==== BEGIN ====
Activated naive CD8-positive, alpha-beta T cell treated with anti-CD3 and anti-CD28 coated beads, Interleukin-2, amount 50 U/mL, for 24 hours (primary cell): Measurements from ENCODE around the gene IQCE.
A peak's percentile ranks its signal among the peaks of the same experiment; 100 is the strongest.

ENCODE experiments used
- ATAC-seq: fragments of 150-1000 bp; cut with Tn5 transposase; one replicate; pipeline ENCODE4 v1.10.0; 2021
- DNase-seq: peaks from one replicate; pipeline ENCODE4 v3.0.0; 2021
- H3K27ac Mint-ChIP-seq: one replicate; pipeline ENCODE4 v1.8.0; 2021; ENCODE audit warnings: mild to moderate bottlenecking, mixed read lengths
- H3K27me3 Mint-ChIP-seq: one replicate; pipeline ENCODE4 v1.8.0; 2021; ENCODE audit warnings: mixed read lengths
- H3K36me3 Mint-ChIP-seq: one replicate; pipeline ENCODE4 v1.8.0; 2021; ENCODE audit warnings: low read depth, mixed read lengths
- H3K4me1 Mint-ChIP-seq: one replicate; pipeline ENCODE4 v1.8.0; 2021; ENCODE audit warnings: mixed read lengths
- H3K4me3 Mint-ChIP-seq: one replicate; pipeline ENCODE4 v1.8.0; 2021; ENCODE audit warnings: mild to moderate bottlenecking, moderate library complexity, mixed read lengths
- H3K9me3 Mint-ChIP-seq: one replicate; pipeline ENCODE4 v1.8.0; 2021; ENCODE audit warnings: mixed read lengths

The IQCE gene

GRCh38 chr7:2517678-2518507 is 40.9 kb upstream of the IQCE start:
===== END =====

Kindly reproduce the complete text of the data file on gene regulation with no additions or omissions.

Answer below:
Activated naive CD8-positive, alpha-beta T cell treated with anti-CD3 and anti-CD28 coated beads, Interleukin-2, amount 50 U/mL, for 24 hours (primary cell): Measurements from ENCODE around the gene IQCE.
A peak's percentile ranks its signal among the peaks of the same experiment; 100 is the strongest.

ENCODE experiments used
- ATAC-seq: fragments of 150-1000 bp; cut with Tn5 transposase; one replicate; pipeline ENCODE4 v1.10.0; 2021
- DNase-seq: peaks from one replicate; pipeline ENCODE4 v3.0.0; 2021
- H3K27ac Mint-ChIP-seq: one replicate; pipeline ENCODE4 v1.8.0; 2021; ENCODE audit warnings: mild to moderate bottlenecking, mixed read lengths
- H3K27me3 Mint-ChIP-seq: one replicate; pipeline ENCODE4 v1.8.0; 2021; ENCODE audit warnings: mixed read lengths
- H3K36me3 Mint-ChIP-seq: one replicate; pipeline ENCODE4 v1.8.0; 2021; ENCODE audit warnings: low read depth, mixed read lengths
- H3K4me1 Mint-ChIP-seq: one replicate; pipeline ENCODE4 v1.8.0; 2021; ENCODE audit warnings: mixed read lengths
- H3K4me3 Mint-ChIP-seq: one replicate; pipeline ENCODE4 v1.8.0; 2021; ENCODE audit warnings: mild to moderate bottlenecking, moderate library complexity, mixed read lengths
- H3K9me3 Mint-ChIP-seq: one replicate; pipeline ENCODE4 v1.8.0; 2021; ENCODE audit warnings: mixed read lengths

The IQCE gene

GRCh38 chr7:2517678-2518507 is 40.9 kb upstream of the IQCE start: